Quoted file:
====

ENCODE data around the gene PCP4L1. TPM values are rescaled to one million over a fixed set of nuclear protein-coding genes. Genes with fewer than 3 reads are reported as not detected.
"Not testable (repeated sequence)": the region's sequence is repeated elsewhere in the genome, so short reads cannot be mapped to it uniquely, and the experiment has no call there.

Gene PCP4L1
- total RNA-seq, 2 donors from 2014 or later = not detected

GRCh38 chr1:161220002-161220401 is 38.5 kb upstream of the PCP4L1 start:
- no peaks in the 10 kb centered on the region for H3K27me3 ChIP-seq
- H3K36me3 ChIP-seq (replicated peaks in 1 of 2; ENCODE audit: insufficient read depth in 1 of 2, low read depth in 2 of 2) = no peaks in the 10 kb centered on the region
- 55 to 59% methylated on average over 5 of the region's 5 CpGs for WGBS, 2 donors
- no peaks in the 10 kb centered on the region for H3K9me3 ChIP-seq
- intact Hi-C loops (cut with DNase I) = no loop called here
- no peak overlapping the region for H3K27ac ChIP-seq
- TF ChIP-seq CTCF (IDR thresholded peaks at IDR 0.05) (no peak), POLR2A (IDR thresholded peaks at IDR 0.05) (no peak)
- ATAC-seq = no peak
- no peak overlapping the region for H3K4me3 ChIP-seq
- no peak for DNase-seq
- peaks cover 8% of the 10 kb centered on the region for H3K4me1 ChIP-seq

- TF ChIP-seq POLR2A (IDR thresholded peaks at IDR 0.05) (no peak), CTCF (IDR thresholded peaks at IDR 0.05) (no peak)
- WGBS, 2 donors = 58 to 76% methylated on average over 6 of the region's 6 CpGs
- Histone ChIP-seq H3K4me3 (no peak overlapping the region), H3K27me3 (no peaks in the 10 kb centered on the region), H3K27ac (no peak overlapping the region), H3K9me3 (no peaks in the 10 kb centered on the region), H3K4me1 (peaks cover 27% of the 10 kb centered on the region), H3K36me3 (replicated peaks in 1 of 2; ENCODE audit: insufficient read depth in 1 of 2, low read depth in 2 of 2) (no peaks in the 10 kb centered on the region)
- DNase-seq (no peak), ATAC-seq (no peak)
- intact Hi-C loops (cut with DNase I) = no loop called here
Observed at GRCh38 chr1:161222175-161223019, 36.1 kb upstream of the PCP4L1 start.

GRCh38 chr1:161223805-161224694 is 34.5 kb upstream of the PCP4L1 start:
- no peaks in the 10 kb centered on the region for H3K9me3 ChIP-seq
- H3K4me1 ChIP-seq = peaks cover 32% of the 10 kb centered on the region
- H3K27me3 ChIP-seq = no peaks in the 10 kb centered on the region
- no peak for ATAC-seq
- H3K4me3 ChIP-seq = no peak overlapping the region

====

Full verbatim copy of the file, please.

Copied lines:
ENCODE data around the gene PCP4L1. TPM values are rescaled to one million over a fixed set of nuclear protein-coding genes. Genes with fewer than 3 reads are reported as not detected.
"Not testable (repeated sequence)": the region's sequence is repeated elsewhere in the genome, so short reads cannot be mapped to it uniquely, and the experiment has no call there.

Gene PCP4L1
- total RNA-seq, 2 donors from 2014 or later = not detected

GRCh38 chr1:161220002-161220401 is 38.5 kb upstream of the PCP4L1 start:
- no peaks in the 10 kb centered on the region for H3K27me3 ChIP-seq
- H3K36me3 ChIP-seq (replicated peaks in 1 of 2; ENCODE audit: insufficient read depth in 1 of 2, low read depth in 2 of 2) = no peaks in the 10 kb centered on the region
- 55 to 59% methylated on average over 5 of the region's 5 CpGs for WGBS, 2 donors
- no peaks in the 10 kb centered on the region for H3K9me3 ChIP-seq
- intact Hi-C loops (cut with DNase I) = no loop called here
- no peak overlapping the region for H3K27ac ChIP-seq
- TF ChIP-seq CTCF (IDR thresholded peaks at IDR 0.05) (no peak), POLR2A (IDR thresholded peaks at IDR 0.05) (no peak)
- ATAC-seq = no peak
- no peak overlapping the region for H3K4me3 ChIP-seq
- no peak for DNase-seq
- peaks cover 8% of the 10 kb centered on the region for H3K4me1 ChIP-seq

- TF ChIP-seq POLR2A (IDR thresholded peaks at IDR 0.05) (no peak), CTCF (IDR thresholded peaks at IDR 0.05) (no peak)
- WGBS, 2 donors = 58 to 76% methylated on average over 6 of the region's 6 CpGs
- Histone ChIP-seq H3K4me3 (no peak overlapping the region), H3K27me3 (no peaks in the 10 kb centered on the region), H3K27ac (no peak overlapping the region), H3K9me3 (no peaks in the 10 kb centered on the region), H3K4me1 (peaks cover 27% of the 10 kb centered on the region), H3K36me3 (replicated peaks in 1 of 2; ENCODE audit: insufficient read depth in 1 of 2, low read depth in 2 of 2) (no peaks in the 10 kb centered on the region)
- DNase-seq (no peak), ATAC-seq (no peak)
- intact Hi-C loops (cut with DNase I) = no loop called here
Observed at GRCh38 chr1:161222175-161223019, 36.1 kb upstream of the PCP4L1 start.

GRCh38 chr1:161223805-161224694 is 34.5 kb upstream of the PCP4L1 start:
- no peaks in the 10 kb centered on the region for H3K9me3 ChIP-seq
- H3K4me1 ChIP-seq = peaks cover 32% of the 10 kb centered on the region
- H3K27me3 ChIP-seq = no peaks in the 10 kb centered on the region
- no peak for ATAC-seq
- H3K4me3 ChIP-seq = no peak overlapping the region